Can I use SSO to sign in to AppCheck?
This is not currently supported. If this feature would be valuable to you please raise a ticket with AppCheck Support and we will add your name to the feature request. We cannot promise at this time if or when this will be selected for implementation, but letting us know you are interested helps us to prioritise future development.
Can I scan applications that use SSO?
This depends on the process required to log in. The answer is usually yes, but the complexity of the work involved can vary.
The easiest way to think about it is to ask how a human would log in. AppCheck will access your application via the public internet (unless using a private scan hub) using a web browser. If a human user in this position could log in then the likelihood is that AppCheck can too. However, if additional tools are required, such as 3rd party software or a phone to receive text messages, then AppCheck will be unable to log in.
Most SSO platforms provide a login page which can be accessed when browsing to the application when not already authenticated. In the simplest cases a user, or the AppCheck scanner, can simply log in with these forms.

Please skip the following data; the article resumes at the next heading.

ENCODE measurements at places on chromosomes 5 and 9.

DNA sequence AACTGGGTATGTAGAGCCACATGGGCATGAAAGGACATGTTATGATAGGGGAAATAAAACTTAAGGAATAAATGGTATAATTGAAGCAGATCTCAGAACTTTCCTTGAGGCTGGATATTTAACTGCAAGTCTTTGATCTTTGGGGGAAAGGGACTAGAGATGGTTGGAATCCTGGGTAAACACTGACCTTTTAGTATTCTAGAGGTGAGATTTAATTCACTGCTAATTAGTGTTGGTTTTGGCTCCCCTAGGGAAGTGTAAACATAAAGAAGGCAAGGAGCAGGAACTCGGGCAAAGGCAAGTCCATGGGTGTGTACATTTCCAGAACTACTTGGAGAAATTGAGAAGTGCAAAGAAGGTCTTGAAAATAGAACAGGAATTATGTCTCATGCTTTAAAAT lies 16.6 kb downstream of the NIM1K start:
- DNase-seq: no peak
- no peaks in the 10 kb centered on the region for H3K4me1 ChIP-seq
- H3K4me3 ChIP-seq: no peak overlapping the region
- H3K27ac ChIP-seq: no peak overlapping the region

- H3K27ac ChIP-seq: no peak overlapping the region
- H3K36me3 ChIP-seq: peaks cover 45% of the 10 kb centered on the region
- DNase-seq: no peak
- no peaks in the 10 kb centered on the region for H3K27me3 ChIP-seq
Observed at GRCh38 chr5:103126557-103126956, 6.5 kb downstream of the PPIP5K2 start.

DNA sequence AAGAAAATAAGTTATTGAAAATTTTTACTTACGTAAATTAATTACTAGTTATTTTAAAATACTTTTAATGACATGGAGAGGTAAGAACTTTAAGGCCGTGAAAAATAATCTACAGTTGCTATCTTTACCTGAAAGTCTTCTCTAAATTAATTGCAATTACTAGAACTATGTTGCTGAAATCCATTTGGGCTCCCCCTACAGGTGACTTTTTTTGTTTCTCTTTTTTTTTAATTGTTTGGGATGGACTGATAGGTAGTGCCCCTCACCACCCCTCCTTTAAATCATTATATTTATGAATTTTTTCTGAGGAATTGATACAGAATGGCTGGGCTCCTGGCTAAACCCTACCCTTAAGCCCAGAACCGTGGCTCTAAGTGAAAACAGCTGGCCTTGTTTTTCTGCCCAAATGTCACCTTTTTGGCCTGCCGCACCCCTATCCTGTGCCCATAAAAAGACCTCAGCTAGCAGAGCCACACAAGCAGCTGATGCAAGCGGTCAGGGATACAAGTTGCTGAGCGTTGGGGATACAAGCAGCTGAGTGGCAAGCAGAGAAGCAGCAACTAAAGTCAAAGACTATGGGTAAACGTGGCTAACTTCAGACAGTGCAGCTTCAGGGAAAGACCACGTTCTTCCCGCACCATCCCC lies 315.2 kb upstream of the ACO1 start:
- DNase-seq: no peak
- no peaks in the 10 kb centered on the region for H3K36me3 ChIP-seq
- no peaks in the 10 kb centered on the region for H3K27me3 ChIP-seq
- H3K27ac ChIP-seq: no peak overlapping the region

Some SSO platforms make it more complicated. For example, Google demands verification via a one-off Multi-Factor Authentication (MFA) process when first accessing an account from a new client machine (such as an individual AppCheck scanhub). This will require configuring your scan with a complex GoScript which not only handles the MFA (see Can I run authenticated scans of applications protected by Multi-Factor Authentication (MFA/2FA)?) but also uses conditional logic to handle the differences in the login process it will see depending on whether it is logging in from a given server for the first time (see Conditional Logic in GoScript). If your application supports a method of authentication other that SSO this will likely be easier to configure.
In the rare situation where no login form is accessible authentication may still be possible, for example using a permanent token (sent as a header) which can be added to the scan configuration, but this would need to be supported by the scanned application's developers.